American Heritage® Dictionary of the English Language, Fourth Edition
- n. A wig, especially one worn by men in the 17th and 18th centuries; a periwig.
Century Dictionary and Cyclopedia
- n. An artificial tuft of hair, made to imitate the natural hair, but usually having larger and ampler masses, worn on the head to conceal baldness, by actors in their make-up, and at one time by people generally in conformity to a fashion; a wig. About the middle of the sixteenth century wearing the peruke became a fashion. Immense perukes with curls falling upon the shoulders were worn from about 1660 to 1725, and were then succeeded by smaller and more convenient forms, which had also existed contemporaneously with the former. As late as 1825 some old-fashioned people still wore perukes, and a reminiscence of them remains in Great Britain in the wigs of the Lord Chancellor, the Speaker of the House of Commons, judges, barristers, etc.
- To wear a peruke; dress with a peruke.
- n. A wig, especially one with long hair on the sides and back, worn mainly by men in the 17th and 18th centuries.
GNU Webster's 1913
- n. A wig; a periwig.
- v. rare To dress with a peruke.
- n. a wig for men that was fashionable in the 17th and 18th centuries
- From French perruque. (Wiktionary)
- French perruque, from Old French, head of hair, from Old Italian perrucca. (American Heritage® Dictionary of the English Language, Fourth Edition)
“His silver-white hair when he removed his peruke was a venerable spectacle.”
“We would have thought it vile poltroonery and macaronism to have worn wigs -- to say nothing of powder -- unless, indeed, the peruke was a true Malplaquet club or Dettingen scratch.”
“Lean and well-built, far advanced in the thirties, a very large nose, and altogether marked features: he wore from morning till night a scratch which might well have been called a peruke, but dressed himself very neatly, and never went out but with his sword by his side, and his hat under his arm.”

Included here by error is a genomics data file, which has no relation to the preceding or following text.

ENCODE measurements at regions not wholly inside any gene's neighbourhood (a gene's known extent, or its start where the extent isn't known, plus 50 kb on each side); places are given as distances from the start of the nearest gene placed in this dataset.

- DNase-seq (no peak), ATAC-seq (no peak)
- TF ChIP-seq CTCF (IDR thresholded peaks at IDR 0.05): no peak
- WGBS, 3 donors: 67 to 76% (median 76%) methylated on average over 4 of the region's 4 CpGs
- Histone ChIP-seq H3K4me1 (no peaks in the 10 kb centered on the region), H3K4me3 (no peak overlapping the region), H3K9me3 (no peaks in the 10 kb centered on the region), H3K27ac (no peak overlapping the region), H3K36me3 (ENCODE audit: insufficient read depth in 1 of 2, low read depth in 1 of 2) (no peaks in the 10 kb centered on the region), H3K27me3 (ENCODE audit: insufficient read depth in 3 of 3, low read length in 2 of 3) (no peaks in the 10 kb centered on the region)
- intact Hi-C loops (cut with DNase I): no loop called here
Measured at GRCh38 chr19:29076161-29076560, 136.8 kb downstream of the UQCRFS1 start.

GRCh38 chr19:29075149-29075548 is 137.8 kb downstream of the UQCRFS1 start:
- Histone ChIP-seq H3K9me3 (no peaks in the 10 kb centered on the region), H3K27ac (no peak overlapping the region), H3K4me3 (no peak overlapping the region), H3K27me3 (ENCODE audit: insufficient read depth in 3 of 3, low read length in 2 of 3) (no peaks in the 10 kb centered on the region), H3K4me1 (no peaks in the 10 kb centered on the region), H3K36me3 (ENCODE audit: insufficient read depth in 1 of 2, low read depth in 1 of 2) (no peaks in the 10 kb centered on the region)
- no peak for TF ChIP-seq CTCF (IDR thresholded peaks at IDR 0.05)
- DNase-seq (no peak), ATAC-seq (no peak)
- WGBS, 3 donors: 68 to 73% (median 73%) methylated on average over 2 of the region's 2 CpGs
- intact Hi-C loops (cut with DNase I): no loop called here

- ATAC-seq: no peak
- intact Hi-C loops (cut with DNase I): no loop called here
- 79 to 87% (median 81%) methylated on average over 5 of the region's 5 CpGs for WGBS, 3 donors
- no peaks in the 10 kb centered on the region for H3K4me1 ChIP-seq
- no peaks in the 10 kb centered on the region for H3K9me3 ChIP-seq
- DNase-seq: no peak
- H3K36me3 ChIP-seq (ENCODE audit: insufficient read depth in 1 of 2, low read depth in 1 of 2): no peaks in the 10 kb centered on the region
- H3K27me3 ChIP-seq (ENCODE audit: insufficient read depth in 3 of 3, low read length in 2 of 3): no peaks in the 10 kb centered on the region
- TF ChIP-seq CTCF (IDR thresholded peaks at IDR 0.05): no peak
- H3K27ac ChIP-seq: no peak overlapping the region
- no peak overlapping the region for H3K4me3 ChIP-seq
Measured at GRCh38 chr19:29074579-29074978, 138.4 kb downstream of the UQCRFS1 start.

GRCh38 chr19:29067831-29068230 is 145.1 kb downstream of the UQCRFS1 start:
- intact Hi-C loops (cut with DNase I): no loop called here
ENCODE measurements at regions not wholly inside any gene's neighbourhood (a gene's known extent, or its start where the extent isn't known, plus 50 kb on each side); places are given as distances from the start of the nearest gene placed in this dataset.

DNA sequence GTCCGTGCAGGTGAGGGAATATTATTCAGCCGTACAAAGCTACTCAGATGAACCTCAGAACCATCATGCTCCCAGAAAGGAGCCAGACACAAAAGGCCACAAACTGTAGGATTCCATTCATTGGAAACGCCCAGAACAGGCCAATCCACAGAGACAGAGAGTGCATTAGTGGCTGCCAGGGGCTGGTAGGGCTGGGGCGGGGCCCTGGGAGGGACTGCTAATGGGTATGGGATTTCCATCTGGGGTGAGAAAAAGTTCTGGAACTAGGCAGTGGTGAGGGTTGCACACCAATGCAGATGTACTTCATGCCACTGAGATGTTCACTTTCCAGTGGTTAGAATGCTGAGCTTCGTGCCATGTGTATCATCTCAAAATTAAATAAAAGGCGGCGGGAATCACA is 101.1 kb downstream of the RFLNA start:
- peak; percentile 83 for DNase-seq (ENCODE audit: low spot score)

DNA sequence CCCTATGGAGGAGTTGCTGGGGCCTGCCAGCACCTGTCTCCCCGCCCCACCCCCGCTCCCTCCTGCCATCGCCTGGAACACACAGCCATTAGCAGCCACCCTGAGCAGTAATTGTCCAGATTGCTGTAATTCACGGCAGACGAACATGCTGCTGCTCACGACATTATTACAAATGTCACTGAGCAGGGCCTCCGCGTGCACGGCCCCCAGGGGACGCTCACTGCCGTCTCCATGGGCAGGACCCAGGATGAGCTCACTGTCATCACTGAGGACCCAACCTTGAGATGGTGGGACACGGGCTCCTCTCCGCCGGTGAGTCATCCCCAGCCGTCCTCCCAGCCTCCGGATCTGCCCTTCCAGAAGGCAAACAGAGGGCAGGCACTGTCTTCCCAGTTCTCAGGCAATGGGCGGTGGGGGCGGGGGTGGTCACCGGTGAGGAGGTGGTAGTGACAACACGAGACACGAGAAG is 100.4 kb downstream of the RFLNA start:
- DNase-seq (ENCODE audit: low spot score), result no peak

“He was, however, effeminately nice in the care of his person: the hair on his body he plucked out by the roots; and because he was somewhat bald, he wore a kind of peruke, so exactly fitted to his head, that nobody could have known it for such.”
“Louisiana perique, ( 'peruke' proper,) that any old smoker would go into ecstasies over, fully equal, it is said to the genuine old-fashioned article, and that is saying a good deal.”
“The said gentleman is a citizen of respectable appearance wearing a large full-bottom'd peruke, which though it has never been comb'd is as smooth as on the first day it was form'd.”
“Ned Gowan's grey peruke inclined itself in the most precise of formal bows.”
“His eyes were bright, and save a slight disarrangement of his peruke, he gave no hint of exertion or fatigue.”
“First of all, Jon Stewart abandons his comic genius to put on metaphorical judicial robes and a peruke.”
“On the margin there stood: ex-ambassador, and a note which we also copy: “In a separate box, a neatly frizzed peruke, green glasses, seals, and two small quills an inch long, wrapped in cotton.””
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